Saturday, August 30, 2008

Book of contemporary sonnets

This book looks great (see contributor list). Image and blurb are from Reality Street Editions website. There's a link on the site to the editor's introduction.


Contributors: Robert Adamson, Jeremy Adler, Tim Atkins, Ted Berrigan, Jen Bervin, Rachel Blau DuPlessis, Christian Bök, Sean Bonney, Ebbe Borregaard, Jonathan Brannen, Pam Brown, Laynie Browne, Thomas A Clark, Adrian Clarke, John Clarke, Bob Cobbing, Clark Coolidge, Kelvin Corcoran, Beverly Dahlen, Ian Davidson, Edwin Denby, Laurie Duggan, Paul Dutton, Ken Edwards, Michael Farrell, Allen Fisher, Kathleen Fraser, William Fuller, John Gibbens, Harry Gilonis, Giles Goodland, Bill Griffiths, Alan Halsey, Robert Hampson, Jeff Hilson, Anselm Hollo, Lyn Hejinian, Piers Hugill, Peter Jaeger, Elizabeth James, Lisa Jarnot, Keith Jebb, Justin Katko, John Kinsella, Philip Kuhn, Michelle Leggott, Tony Lopez, Chris McCabe, Steve McCaffery, Jackson Mac Low, Richard Makin, Peter Manson, Brian Marley, Bernadette Mayer, Jay Millar, David Miller, Peter Minter, Geraldine Monk, Harryette Mullen, Philip Nikolayev, Alice Notley, Abigail Oborne, Ron Padgett, Bern Porter, Frances Presley, John A Scott, Tom Raworth, Peter Riley, Sophie Robinson, Stephen Rodefer, Maurice Scully, Gavin Selerie, Robert Sheppard, Aaron Shurin, Eléni Sikélianòs, Simon Smith, Mary Ellen Solt, Juliana Spahr, Lawrence Upton, Carol Watts, Ian Wedde, John Welch, Johan de Wit, Geoffrey Young.

Wednesday, August 20, 2008

Elegy by Mary Jo Bangs

Mary Jo Bangs' recent book Elegy is one of my new favourites. Here's a link to a video of the poet reading from it, from a nifty website with links to many such videos: Rabbit Light Movies: a bi-annual journal of poemfilms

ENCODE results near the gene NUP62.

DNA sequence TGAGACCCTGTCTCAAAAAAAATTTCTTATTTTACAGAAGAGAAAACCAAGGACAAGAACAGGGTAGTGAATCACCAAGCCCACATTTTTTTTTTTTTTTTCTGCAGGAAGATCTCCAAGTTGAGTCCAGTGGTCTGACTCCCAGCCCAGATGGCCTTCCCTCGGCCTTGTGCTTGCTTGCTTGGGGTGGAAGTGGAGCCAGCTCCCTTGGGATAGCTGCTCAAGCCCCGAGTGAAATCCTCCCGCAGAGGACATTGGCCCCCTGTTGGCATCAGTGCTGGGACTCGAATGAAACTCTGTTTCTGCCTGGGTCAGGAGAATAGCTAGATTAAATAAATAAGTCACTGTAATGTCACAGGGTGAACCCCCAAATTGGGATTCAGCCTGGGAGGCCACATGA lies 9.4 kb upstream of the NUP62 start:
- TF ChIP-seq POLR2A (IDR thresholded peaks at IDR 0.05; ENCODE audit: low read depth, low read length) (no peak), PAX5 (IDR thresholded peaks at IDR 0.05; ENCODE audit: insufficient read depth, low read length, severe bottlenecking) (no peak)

As well, here's a review of the book, which can be found on the Graywolf Press website:

“The loss of a child—especially an only child who is in the prime of life—is one of the most painful experiences anyone can have and one, common sense tells us, almost impossible to render in an age of sensory overload. But Mary Jo Bangs' Elegy is the grand exception. In its insistence on “the inexhaustible / Need to be accurate,” Elegy is wholly absorbing. Avoiding all self-pity, false comfort, sentimentality or finger pointing, Bang’s terse, oblique poems anatomize grief, guilt, and mourning in pitiless detail. Do things ‘improve’ by the end of the year whose progress this heartbreaking book charts? Not really, but the reader is transformed. I know of no contemporary elegy that has its power.” —Marjorie Perloff

Friday, August 8, 2008

two new books

I've just received two books on poetics, which I hope to read this month:

Michael Palmer, Active Boundaries: Selected Essays and Talks (New Directions, 2008)

Rae Armantrout, Collected Prose (Singing Horse Press, 2007)

Armantrout has an essay on Emily Dickinson's and her own poetics entitled "Cheshire Poetics"--perfect title!

Wednesday, August 6, 2008

More on Spicer's poetics

Here is the first para from an essay on Jack Spicer's poetics. (cf Crackt blog of July 24/08).

Full essay can be found at the blog Harriet at the Poetry Foundation, July 24/08:


Reginald Shepherd

Taking Dictation from a Martian Muse

Jack Spicer’s notion of poetry as dictation is hardly original (and originality is a notion Spicer would quarrel with in any case), but Spicer acknowledges its sources and rings his own changes on them: Yeats’ spooks bringing him metaphors for his poetry, or Cocteau’s Orphée writing down poems broadcast on the ghost radio. That the idea of dictation can itself be read as dictated makes perfect sense. Part of the point of Spicer’s poetics is that everything comes from the outside; there’s no romantic interiority generating poems in the sensitive soul. This is a useful corrective to the fetishization of personal creativity, proposing instead what Robin Blaser calls the practice of outside. As Spicer writes of his posthumous collaboration with Garcia Lorca, “It was a game made out of summer and freedom and a need for a poetry that would be more than the expression of my hatreds and desires. It was a game like Yeats’ spooks or Blake’s sexless seraphim” (After Lorca).

. . . cont.